By Jones Very
(1813 - 1880)
The Dead
I SEE them,—crowd on crowd they walk the earth,
Dry leafless trees no autumn wind laid bare;
And in their nakedness find cause for mirth,
And all unclad would winter’s rudeness dare;
No sap doth through their clattering branches flow,
Whence springing leaves and blossoms bright appear:
Their hearts the living God have ceased to know
Who gives the springtime to the expectant year.
They mimic life, as if from Him to steal
His glow of health to paint the livid cheek;
They borrow words for thoughts they cannot feel,
That with a seeming heart their tongue may speak;
And in their show of life more dead they live
Than those that to the earth with many tears they give.
The Gifts of God
THE LIGHT that fills thy house at morn,
Thou canst not for thyself retain;
But all who with thee here are born,
It bids to share an equal gain.
The wind that blows thy ship along,
Her swelling sails cannot confine;
Alike to all the gales belong,
Nor canst thou claim a breath as thine.
The earth, the green out-spreading earth,
Why hast thou fenced it off from me?
Hadst thou than I a nobler birth,
Who callest thine a gift so free?
The wave, the blue encircling wave,
No chains can bind, no fetters hold;
Its thunders tell of Him who gave
What none can ever buy for gold.
The Idler
I IDLE stand that I may find employ,
Such as my Master when He comes will give;
I cannot find in mine own work my joy,
But wait, although in waiting I must live;
My body shall not turn which way it will,
But stand till I the appointed road can find,
And journeying so his messages fulfil,
And do at every step the work designed.
Enough for me, still day by day to wait
Till Thou who formest me findest me too a task,
A cripple lying at the rich man’s gate,
Content for the few crumbs I get to ask,
A laborer but in heart, while bound my hands
Hangidly down still waiting thy commands.
The New World
THE NIGHT that has no star lit up by God,
The day that round men shines who still are blind,
The earth their grave-turned feet for ages trod,
And sea swept over by His mighty wind,
All these have passed away, the melting dream
That flitted o’er the sleeper’s half-shut eye,
When touched by morning’s golden-darting beam;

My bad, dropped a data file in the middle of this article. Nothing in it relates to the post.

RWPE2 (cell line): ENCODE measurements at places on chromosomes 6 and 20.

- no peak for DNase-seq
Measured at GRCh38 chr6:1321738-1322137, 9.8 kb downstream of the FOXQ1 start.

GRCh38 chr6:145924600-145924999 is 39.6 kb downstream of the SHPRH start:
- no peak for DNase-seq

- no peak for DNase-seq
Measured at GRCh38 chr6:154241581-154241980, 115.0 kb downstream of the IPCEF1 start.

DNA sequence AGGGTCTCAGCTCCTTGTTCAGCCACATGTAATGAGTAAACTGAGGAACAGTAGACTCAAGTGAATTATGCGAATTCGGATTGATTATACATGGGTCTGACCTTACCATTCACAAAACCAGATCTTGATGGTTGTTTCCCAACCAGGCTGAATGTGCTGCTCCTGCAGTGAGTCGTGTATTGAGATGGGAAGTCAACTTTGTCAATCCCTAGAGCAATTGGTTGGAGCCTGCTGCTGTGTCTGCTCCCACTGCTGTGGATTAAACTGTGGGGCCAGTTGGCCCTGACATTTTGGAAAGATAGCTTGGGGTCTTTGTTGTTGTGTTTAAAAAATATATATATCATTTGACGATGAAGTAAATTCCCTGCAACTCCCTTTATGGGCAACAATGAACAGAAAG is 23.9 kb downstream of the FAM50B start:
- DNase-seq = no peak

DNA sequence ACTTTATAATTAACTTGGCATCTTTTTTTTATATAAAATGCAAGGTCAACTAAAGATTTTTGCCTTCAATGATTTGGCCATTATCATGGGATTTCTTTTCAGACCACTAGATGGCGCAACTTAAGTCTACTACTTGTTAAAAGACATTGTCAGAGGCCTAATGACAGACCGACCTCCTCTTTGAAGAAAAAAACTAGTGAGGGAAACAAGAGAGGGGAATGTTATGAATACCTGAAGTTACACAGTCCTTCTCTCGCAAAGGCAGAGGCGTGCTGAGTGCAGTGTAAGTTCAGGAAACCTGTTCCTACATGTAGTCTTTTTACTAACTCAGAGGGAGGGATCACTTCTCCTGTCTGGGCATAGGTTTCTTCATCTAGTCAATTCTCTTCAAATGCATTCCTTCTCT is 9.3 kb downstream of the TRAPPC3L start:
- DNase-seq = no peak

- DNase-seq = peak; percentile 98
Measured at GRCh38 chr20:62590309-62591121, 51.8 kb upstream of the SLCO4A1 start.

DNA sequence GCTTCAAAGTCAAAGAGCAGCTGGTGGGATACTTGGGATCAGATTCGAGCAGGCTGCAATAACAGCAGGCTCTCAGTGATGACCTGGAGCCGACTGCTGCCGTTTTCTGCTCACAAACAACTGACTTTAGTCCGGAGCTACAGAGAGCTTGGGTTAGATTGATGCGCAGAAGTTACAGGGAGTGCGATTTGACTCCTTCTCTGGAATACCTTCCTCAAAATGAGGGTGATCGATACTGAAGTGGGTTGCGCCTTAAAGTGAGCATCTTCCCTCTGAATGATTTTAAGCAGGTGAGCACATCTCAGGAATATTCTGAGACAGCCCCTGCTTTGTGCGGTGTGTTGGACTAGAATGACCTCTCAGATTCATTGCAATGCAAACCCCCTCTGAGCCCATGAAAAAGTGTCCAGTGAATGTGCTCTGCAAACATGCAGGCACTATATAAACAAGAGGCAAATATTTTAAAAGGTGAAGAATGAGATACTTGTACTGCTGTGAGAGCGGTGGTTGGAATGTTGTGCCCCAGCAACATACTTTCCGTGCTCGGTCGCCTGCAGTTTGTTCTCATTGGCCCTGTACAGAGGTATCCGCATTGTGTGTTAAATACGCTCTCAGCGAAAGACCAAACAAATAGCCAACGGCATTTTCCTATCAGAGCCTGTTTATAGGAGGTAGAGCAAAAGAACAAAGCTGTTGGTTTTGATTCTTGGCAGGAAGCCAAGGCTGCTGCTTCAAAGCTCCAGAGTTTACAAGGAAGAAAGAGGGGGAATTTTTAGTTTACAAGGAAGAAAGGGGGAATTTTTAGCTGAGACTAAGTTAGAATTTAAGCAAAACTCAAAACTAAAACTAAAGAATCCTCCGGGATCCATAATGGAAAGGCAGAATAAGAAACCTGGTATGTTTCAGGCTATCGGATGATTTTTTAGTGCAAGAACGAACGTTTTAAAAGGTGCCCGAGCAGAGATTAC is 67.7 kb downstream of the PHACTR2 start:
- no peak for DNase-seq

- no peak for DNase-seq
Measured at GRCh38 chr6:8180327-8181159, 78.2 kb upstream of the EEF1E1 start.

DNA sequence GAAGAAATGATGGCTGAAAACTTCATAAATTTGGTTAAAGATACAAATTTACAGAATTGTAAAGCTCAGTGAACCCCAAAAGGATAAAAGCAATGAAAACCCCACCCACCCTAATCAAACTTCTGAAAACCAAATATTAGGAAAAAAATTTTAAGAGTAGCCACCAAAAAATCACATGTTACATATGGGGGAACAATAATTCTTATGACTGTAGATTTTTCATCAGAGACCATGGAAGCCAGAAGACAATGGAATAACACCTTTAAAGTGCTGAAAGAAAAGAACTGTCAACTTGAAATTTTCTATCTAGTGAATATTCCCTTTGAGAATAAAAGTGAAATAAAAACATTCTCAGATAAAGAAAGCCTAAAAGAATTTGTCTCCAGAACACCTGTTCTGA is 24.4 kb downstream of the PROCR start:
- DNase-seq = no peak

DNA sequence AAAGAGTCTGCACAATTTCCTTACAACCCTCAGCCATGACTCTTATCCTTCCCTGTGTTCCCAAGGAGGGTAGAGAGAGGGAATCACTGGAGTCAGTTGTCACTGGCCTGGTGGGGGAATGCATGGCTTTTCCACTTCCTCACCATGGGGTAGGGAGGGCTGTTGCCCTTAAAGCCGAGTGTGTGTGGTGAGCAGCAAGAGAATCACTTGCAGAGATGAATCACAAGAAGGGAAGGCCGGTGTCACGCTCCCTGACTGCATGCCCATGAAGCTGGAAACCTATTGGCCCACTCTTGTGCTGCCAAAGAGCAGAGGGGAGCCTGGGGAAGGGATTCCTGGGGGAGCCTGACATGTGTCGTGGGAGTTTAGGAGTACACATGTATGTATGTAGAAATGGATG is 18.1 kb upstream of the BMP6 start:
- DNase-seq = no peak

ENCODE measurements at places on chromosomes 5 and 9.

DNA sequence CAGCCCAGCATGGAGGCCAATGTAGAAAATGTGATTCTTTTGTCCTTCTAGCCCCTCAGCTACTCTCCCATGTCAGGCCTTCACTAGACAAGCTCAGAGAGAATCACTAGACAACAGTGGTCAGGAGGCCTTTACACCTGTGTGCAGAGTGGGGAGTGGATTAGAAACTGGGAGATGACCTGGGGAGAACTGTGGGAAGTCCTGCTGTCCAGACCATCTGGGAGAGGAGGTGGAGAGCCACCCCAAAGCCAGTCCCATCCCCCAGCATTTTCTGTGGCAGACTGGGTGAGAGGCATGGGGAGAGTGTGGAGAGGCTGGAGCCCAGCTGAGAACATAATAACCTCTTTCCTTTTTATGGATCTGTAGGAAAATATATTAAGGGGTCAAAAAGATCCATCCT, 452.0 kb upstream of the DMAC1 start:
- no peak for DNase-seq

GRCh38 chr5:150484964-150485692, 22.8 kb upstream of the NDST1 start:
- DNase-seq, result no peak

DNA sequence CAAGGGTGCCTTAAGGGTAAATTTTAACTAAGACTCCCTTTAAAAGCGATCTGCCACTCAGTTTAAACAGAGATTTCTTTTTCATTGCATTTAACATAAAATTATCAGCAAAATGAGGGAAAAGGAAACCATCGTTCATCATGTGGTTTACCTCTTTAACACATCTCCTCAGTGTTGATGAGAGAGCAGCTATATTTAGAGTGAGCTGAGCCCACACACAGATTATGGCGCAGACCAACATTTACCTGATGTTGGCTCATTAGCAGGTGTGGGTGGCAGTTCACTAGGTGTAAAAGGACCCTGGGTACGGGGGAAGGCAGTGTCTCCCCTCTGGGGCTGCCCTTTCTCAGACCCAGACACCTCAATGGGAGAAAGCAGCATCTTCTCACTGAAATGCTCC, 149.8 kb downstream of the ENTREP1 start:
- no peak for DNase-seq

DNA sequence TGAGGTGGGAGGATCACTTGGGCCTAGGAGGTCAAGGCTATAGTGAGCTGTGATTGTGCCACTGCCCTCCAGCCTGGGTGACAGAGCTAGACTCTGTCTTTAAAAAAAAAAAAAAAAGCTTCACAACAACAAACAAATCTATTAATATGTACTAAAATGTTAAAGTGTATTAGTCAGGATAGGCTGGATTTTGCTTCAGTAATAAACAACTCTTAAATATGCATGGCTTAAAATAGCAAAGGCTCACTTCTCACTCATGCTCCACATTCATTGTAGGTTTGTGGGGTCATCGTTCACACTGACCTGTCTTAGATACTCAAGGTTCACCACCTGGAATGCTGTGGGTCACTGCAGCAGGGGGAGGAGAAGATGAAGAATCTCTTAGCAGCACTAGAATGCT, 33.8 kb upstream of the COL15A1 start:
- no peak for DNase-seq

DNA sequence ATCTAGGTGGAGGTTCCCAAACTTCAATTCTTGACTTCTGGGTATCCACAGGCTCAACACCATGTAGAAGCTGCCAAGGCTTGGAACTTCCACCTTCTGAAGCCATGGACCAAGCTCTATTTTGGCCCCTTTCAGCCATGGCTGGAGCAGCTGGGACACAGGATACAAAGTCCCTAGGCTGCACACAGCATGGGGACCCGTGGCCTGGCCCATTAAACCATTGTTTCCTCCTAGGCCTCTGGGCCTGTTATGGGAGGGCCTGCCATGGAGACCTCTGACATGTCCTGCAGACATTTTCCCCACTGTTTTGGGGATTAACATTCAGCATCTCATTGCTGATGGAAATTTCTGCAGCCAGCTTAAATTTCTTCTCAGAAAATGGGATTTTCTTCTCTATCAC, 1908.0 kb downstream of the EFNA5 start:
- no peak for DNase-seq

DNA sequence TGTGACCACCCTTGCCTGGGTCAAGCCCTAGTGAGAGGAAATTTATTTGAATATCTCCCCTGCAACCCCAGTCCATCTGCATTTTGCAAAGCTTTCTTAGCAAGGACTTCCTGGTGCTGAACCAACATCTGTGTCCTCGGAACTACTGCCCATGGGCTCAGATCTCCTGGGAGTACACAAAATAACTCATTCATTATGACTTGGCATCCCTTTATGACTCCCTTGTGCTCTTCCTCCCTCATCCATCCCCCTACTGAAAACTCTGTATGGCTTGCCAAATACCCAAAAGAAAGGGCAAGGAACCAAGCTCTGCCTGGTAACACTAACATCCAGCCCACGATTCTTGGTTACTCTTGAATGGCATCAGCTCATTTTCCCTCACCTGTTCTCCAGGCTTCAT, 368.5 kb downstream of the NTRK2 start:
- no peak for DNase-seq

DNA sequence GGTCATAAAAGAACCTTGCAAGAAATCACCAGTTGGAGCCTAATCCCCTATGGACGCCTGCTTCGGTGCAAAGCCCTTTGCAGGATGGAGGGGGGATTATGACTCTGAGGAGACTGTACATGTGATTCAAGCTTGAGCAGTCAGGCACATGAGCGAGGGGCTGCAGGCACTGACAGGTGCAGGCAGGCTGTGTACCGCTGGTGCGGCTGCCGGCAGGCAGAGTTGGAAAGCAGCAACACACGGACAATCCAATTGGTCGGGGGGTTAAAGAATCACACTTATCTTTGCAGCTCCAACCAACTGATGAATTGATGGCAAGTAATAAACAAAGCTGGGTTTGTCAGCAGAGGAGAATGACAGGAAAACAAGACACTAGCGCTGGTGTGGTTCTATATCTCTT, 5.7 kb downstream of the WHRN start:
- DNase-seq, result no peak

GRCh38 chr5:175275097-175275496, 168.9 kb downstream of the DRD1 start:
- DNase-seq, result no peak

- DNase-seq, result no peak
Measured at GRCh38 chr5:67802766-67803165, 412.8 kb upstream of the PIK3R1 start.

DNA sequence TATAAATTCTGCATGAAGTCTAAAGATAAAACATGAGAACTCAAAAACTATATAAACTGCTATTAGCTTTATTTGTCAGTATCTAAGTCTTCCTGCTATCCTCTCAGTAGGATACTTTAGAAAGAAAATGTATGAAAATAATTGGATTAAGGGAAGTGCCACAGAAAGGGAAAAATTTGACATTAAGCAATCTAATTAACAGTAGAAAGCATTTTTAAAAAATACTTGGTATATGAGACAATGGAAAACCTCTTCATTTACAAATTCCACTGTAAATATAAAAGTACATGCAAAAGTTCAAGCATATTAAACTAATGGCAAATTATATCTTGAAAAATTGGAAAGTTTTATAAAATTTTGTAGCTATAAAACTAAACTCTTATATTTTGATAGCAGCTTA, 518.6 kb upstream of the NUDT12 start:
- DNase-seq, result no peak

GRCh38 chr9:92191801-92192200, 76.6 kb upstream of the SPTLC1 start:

And he beholds around the earth and sky
That ever real stands, the rolling shores
And heaving billows of the boundless main,
That show, though time is past, no trace of years.
And earth restored he sees as his again,
The earth that fades not and the heavens that stand,
Their strong foundations laid by God’s right hand.
The Old Road
THE ROAD is left that once was trod
By man and heavy-laden beast;
And new ways opened, iron-shod,
That bind the land from west to east.
I asked of Him who all things knows
Why none who lived now passed that way:
Where rose the dust the grass now grows?
A still, low voice was heard to say,—
“Thou knowest not why I change the course
Of him who travels: learn to go,
Obey the Spirit’s gentle force,
Nor ask thou where the stream may flow.
“Man shall not walk in his own ways,
For he is blind and cannot see;
But let him trust, and lengthened days
Shall lead his feet to heaven and Me.
Then shall the grass the path grow o’er,
That his own wilfulness has trod;
And man nor beast shall pass it more,
But he shall walk with Me, his God.”
’T IS to yourself I speak; you cannot know
Him whom I call in speaking such a one,
For you beneath the earth lie buried low,
Which he, alone, as living walks upon.
You may at times have heard him speak to you,
And often wished perchance that you were he;
And I must ever wish that it were true,
For then you could hold fellowship with me:
But now you hear us talk as strangers, met
Above the room wherein you lie abed;
A word perhaps loud spoken you may get,
Or hear our feet when heavily they tread;
But he who speaks, or he who’s spoken to,
Must both remain as strangers still to you.